While watching this video, I recalled this passage in Jared Diamond's book The Third Chimpanzee: The Evolution and Future of the Human Animal:

To begin with, we do not discuss the Indian tragedy much - not nearly as much as the genocide of the Second World War in Europe, for instance. Our great national tragedy is instead viewed as the Civil War. Insofar as we stop to think about white versus Indian conflict, we consider it as belonging to the distant past, and we describe it in military language, such as the Pequod War,

Great Swamp Fight, Battle of Wounded Knee, Conquest of the West, and so on. Indians, in our view, were warlike and violent even towards other Indian tribes, masters of ambush and treachery. They were famous for their barbarity, notably for the distinctively Indian practices of torturing captives and scalping enemies. They were few in number and lived as nomadic hunters, especially bison hunters. The Indian population of the US as of 1492 is traditionally estimated at one million. This figure is so trivial, compared to the present US population of 250 million, that the inevitability of whites occupying this virtually empty continent becomes immediately apparent. Many Indians died from smallpox and other diseases. The aforementioned attitudes guided the Indian policy of the most admired US presidents and leaders from George Washington onwards (see quotations at the end of this chapter). These rationalizations rest on a transformation of historical facts. Military language implies declared warfare waged by adult male combatants. Actually, common white tactics were sneak attacks (often by civilians) on villages or encampments to kill Indians of any age and either sex.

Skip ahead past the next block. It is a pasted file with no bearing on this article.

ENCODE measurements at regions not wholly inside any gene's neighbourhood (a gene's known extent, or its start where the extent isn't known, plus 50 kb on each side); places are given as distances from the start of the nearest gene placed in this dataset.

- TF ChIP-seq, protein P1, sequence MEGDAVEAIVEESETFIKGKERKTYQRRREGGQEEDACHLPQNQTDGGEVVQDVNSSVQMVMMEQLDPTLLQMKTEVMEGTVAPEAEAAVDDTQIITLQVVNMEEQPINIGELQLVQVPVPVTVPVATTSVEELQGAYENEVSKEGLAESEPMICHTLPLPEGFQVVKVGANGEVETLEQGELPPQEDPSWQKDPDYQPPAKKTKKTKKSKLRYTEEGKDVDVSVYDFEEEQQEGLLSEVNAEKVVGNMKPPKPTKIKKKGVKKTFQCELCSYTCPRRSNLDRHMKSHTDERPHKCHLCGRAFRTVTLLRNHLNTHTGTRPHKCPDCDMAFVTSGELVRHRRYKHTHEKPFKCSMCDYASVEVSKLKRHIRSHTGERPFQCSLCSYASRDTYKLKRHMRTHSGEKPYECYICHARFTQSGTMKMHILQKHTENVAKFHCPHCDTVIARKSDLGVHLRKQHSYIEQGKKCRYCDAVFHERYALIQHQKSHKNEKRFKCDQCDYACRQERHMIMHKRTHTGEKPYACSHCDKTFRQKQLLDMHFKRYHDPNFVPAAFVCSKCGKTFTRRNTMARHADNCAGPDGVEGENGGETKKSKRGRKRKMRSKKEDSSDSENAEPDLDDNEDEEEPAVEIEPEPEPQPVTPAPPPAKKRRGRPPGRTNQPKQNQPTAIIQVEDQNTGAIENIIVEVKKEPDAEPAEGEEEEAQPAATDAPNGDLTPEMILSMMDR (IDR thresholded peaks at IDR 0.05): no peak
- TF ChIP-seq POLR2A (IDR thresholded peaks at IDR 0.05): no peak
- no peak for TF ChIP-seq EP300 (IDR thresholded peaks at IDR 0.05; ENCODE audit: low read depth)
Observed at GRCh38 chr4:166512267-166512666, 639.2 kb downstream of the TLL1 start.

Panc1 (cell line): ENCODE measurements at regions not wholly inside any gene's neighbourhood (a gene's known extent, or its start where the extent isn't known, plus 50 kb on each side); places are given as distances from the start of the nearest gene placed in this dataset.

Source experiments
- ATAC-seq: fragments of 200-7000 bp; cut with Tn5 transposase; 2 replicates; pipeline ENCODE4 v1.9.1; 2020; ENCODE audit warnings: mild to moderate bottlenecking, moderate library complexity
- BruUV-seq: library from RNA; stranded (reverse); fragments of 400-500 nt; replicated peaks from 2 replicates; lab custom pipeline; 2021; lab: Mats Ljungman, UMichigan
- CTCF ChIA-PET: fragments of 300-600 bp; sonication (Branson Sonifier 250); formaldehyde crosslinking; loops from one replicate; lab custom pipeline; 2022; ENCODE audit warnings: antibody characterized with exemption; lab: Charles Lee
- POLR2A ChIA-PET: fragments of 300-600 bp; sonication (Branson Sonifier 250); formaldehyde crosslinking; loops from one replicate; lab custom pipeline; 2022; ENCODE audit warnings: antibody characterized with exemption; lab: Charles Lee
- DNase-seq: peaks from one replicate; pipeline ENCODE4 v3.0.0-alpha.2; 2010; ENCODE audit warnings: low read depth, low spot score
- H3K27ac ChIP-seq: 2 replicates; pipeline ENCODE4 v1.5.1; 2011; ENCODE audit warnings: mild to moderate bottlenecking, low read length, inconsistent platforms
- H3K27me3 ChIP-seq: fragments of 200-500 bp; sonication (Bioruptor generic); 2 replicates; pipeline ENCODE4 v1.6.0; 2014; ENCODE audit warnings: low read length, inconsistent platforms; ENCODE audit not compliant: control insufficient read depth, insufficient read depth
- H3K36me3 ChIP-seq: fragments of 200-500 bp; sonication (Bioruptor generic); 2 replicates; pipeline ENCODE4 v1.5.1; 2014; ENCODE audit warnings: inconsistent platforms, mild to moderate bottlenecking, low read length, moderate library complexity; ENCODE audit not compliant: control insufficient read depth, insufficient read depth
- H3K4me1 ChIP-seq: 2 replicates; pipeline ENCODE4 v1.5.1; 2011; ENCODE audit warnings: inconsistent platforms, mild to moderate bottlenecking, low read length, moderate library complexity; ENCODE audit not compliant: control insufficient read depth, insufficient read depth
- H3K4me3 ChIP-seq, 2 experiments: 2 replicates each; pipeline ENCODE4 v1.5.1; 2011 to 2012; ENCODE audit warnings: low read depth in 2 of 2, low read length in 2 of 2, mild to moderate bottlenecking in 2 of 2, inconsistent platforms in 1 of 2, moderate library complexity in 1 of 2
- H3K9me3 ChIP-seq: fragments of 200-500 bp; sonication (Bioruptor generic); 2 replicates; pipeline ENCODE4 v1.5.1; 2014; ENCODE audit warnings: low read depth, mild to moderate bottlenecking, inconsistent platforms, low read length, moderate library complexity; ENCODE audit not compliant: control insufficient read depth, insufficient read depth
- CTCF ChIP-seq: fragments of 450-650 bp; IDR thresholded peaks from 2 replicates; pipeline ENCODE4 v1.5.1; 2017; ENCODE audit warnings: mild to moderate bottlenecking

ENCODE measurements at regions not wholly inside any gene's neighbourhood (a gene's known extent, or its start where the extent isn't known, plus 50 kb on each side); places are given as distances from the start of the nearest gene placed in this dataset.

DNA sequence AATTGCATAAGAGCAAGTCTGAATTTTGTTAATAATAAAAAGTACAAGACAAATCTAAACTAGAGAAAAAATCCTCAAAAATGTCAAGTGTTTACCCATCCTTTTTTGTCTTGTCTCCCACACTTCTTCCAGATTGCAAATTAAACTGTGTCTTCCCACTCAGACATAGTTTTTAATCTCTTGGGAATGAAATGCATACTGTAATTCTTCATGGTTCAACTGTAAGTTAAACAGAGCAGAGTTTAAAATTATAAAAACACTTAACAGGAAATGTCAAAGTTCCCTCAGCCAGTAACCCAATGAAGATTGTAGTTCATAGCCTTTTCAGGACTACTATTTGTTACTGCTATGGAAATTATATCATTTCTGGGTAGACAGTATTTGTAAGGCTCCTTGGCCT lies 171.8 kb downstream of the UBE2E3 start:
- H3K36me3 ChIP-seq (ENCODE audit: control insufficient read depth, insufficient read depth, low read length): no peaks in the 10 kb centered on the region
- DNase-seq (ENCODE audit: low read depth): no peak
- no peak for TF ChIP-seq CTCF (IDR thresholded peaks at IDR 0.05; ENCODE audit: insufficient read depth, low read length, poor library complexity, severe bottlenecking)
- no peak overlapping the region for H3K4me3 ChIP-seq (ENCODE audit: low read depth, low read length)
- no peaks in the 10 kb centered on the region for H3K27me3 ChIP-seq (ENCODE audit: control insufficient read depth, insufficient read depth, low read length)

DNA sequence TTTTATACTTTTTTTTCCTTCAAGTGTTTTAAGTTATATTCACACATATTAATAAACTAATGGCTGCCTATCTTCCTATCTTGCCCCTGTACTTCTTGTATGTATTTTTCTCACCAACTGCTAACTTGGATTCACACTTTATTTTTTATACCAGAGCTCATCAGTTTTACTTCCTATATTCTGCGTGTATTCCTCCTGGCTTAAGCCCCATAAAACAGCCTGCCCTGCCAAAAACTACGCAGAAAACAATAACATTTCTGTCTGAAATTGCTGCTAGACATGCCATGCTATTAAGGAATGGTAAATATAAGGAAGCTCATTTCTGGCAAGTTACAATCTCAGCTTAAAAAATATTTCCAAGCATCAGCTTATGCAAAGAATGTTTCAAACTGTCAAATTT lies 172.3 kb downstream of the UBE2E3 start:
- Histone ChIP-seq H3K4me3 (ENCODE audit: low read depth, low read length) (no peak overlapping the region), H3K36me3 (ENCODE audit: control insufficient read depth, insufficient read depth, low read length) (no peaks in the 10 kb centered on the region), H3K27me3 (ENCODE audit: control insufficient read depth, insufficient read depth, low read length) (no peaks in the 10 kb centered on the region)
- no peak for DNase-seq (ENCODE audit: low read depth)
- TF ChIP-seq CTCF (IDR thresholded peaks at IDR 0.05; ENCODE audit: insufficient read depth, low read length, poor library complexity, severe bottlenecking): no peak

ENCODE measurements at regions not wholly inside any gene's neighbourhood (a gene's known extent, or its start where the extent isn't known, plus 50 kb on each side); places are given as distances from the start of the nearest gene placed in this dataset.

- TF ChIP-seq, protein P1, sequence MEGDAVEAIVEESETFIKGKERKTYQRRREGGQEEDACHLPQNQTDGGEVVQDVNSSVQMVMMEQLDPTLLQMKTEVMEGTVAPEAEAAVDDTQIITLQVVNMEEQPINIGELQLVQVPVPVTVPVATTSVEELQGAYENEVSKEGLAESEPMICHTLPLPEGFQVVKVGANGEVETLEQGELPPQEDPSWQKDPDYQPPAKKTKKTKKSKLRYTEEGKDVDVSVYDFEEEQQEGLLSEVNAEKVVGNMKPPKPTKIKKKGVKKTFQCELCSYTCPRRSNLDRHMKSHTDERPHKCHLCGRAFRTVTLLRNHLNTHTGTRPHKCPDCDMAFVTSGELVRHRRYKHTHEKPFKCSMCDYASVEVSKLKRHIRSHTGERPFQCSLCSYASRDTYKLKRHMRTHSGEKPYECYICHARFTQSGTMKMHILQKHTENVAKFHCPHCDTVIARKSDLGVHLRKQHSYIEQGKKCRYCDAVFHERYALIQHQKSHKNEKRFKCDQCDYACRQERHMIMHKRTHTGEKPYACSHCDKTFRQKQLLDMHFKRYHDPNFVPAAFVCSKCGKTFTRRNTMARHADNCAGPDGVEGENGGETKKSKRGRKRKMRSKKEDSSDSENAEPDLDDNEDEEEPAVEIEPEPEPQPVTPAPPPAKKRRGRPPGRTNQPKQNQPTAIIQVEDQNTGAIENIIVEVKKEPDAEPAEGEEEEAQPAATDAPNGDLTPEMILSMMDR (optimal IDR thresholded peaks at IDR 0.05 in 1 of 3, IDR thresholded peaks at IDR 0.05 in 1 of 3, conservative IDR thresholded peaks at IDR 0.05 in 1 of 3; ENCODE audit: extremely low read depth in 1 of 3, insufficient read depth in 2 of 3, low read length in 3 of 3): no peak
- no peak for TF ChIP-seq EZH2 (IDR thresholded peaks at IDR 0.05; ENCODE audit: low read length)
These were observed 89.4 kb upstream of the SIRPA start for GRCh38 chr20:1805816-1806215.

Jared Diamond's point is this: In the colonizing moments of Australia, Tasmania, and America, the indigenous people were mostly killed not by the army but by civilians, settlers.

When I read this piece of news...

Astronomer Jill Tarter, the inspiration for heroine Ellie Arroway in the novel and movie "Contact," is retiring after spending 35 years scanning the heavens for signals from intelligent aliens.

Tarter is stepping down as the director of the Center for SETI (Search for Extraterrestrial Intelligence) Research at the SETI Institute in Mountain View, Calif., the organization's officials announced today (May 22).

...I recalled the passage in The Third Chimpanzee and that video in The Guardian and thought: Why are we looking for intelligent aliens? What in the world (or in world history) makes us think that such an encounter will be peaceful? The last thing we need are settlers from space.